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William Robert Grove

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Sir William Robert Grove
William Robert Grove
Born11 July 1811
Swansea, Wales
Died1 August 1896(1896-08-01) (aged 85)
Alma materBrasenose College, Oxford
Known forconservation of energy, invention of fuel cell, defending William Palmer
AwardsRoyal Medal (1847)
Scientific career
Fieldsphysics, chemistry, patent law, criminal law,
InstitutionsLincoln's Inn
British judiciary
Royal Institution
Royal Society
Privy council

Sir William Robert Grove, FRS FRSE (11 July 1811 – 1 August 1896) was a Welsh judge and physical scientist.[1] He anticipated the general theory of the conservation of energy, and was a pioneer of fuel cell technology.[1] He invented the Grove voltaic cell.

Early life[edit]

Born in Swansea, Wales, Grove was the only child of John, a magistrate and deputy lieutenant of Glamorgan, and his wife, Anne (née Bevan).[2]

His early education was in the hands of private tutors, before he attended Brasenose College, Oxford to study classics, though his scientific interests may have been cultivated by mathematician Baden Powell. Otherwise, his taste for science has no clear origin though his circle in Swansea was broadly educated. He graduated in 1832.[citation needed]

In 1835, he was called to the bar by Lincoln's Inn. In the same year, Grove joined the Royal Institution and was a founder of the Swansea Literary and Philosophical Society, an organisation with which he maintained close links.[3]

Scientific work[edit]

Grove's 1839 gas voltaic battery diagram

In 1829, at the Royal Institution, Grove met Emma Maria Powles.[dubiousdiscuss]. They married in 1837.

The couple embarked on a tour of the continent for their honeymoon. This sabbatical offered Grove an opportunity to pursue his scientific interests and resulted in his first scientific paper[4] suggesting some novel constructions for electric cells.[3]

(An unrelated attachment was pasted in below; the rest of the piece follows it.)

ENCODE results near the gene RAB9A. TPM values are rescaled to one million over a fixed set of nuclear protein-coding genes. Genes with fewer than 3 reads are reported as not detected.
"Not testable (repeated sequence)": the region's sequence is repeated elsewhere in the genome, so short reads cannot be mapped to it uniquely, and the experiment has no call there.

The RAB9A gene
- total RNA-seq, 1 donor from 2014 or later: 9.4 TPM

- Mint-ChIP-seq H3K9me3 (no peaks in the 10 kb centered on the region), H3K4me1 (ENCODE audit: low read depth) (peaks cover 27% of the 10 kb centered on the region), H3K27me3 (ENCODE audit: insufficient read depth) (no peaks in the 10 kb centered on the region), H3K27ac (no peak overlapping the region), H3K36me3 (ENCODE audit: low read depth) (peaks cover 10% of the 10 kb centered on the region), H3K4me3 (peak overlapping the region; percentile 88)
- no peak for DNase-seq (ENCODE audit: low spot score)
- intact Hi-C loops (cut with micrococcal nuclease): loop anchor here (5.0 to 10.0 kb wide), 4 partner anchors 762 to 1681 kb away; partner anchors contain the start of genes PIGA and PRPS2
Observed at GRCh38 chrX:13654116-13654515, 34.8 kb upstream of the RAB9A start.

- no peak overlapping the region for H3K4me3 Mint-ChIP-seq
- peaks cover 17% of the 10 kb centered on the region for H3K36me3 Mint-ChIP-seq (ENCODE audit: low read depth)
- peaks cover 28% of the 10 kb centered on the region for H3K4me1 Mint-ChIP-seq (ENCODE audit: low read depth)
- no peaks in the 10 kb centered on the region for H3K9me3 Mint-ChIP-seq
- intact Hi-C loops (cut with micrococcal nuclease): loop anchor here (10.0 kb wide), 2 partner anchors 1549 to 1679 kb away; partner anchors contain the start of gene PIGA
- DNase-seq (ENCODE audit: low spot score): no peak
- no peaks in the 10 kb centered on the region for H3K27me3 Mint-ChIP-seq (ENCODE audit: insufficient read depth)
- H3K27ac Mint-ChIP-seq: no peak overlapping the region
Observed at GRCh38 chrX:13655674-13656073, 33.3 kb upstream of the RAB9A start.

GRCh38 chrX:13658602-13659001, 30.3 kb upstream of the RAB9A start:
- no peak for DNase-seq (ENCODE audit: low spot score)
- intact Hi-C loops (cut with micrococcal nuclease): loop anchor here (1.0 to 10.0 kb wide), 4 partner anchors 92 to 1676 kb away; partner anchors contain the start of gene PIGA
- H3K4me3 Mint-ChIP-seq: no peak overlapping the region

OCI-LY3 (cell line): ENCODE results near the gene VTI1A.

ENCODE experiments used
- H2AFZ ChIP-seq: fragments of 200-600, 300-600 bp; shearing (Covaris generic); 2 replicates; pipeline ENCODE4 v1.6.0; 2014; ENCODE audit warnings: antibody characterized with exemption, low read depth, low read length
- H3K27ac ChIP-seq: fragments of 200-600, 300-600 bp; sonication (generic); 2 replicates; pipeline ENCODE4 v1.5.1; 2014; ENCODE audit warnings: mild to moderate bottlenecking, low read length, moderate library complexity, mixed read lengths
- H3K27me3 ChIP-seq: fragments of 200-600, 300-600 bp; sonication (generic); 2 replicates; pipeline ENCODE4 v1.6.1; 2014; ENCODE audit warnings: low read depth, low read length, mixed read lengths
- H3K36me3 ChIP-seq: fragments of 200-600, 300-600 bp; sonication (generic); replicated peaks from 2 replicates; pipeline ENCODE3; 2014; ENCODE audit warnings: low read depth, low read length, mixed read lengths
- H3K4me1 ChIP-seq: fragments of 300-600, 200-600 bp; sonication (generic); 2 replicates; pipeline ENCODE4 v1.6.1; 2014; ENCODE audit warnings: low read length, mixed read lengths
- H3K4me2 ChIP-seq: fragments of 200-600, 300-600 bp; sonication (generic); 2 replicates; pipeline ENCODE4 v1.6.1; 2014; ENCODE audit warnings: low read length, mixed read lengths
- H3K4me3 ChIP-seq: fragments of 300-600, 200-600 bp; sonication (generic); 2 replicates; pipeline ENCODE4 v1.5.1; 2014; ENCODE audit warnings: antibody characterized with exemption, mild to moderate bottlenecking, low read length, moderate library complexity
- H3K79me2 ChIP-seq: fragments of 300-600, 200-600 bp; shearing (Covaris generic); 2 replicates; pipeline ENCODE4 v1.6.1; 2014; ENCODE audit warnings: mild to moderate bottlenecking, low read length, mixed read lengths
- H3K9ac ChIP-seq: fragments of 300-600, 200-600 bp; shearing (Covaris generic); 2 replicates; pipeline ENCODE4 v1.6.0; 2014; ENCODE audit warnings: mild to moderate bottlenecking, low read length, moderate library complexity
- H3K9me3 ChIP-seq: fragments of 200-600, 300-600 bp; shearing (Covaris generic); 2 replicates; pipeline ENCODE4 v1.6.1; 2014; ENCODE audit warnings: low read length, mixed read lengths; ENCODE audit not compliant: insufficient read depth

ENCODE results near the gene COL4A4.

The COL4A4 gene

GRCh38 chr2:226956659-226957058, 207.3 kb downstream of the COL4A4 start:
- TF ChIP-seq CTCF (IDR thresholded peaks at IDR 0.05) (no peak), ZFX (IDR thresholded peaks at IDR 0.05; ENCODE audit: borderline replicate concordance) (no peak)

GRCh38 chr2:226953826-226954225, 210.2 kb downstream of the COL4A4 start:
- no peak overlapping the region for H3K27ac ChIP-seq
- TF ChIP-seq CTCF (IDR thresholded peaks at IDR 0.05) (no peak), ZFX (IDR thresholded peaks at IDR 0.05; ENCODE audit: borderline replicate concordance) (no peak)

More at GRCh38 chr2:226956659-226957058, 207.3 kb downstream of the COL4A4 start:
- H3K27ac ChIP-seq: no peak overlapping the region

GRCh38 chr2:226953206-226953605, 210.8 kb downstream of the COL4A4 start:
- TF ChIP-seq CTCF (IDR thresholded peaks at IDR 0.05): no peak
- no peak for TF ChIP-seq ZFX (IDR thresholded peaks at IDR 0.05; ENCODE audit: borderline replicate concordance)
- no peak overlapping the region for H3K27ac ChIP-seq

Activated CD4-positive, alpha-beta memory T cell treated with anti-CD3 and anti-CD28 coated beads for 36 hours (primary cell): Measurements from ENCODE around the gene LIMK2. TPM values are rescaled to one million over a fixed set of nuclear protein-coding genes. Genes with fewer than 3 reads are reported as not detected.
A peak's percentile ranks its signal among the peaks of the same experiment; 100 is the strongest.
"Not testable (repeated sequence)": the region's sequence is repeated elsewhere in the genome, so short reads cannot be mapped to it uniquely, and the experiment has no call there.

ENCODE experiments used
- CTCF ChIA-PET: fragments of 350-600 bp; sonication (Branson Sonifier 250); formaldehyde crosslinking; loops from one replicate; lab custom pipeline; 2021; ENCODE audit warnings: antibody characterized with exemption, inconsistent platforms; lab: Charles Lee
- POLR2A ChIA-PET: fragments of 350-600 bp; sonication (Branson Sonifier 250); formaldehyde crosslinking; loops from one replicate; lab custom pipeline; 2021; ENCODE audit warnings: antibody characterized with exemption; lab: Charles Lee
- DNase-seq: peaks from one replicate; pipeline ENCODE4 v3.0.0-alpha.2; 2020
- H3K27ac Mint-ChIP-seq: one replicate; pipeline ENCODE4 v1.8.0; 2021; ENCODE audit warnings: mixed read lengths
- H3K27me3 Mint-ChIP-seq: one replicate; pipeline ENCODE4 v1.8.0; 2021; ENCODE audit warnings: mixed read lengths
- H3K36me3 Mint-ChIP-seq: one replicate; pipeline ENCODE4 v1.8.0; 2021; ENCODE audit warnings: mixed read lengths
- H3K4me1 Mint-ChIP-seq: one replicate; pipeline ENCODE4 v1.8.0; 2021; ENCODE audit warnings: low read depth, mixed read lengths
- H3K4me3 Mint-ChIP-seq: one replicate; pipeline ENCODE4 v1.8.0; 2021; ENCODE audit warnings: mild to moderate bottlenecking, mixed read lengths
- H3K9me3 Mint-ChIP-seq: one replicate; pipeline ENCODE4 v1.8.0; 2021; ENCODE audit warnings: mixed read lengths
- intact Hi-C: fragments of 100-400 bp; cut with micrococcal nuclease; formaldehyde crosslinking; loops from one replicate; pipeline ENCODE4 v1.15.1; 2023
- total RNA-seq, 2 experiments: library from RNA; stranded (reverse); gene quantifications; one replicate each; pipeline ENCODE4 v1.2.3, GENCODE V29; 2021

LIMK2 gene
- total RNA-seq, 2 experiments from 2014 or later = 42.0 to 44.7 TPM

During 1839, Grove developed a novel form of electric cell, the Grove cell, which used zinc and platinum electrodes exposed to two acids and separated by a porous ceramic pot. Grove announced the latter development to the Académie des Sciences in Paris in 1839.[5] In 1840 Grove invented one of the first incandescent electric lights, which was later perfected by Thomas Edison.[6]

Later that year, he gave another account of his development at the British Association for the Advancement of Science meeting in Birmingham, where it aroused the interest of Michael Faraday. On Faraday's invitation Grove presented his discoveries at the prestigious Royal Institution Friday Discourse on 13 March 1840.[3]

Grove's presentation made his reputation, and he was soon proposed for Fellowship of the Royal Society by such distinguished men as William Thomas Brande, William Snow Harris and Charles Wheatstone. Grove also attracted the attention of John Peter Gassiot, a relationship that resulted in Grove's becoming the first professor of experimental philosophy at the London Institution in 1841. Grove's inaugural lecture in 1842 was the first announcement of what Grove called the correlation of physical forces, in modern terms, the conservation of energy.[3]

1846 copy of "On the Correlation of Physical Forces"
1846 copy of "On the Correlation of Physical Forces"
Statue of William Grove in Woking Park

In 1842, Grove developed the first fuel cell (which he called the gas voltaic battery), which produced electrical energy by combining hydrogen and oxygen, and described it using his correlation theory.[3] In developing the cell and showing that steam could be disassociated into oxygen and hydrogen, and the process reversed, he was the first person to demonstrate the thermal dissociation of molecules into their constituent atoms.[7] The first demonstration of this effect, he gave privately to Faraday, Gassiot and Edward William Brayley, his scientific editor.[8]

His work also led him to early insights into the nature of ionisation.[9][10] For observations made in Ref.,[10] Grove is credited for the discovery of sputtering.

In the 1840s, he collaborated with Gassiot at the London Institution on photography and the Daguerreotype[11] and calotype[12] processes.[13] Inspired by his legal practice, he presciently observed:[13]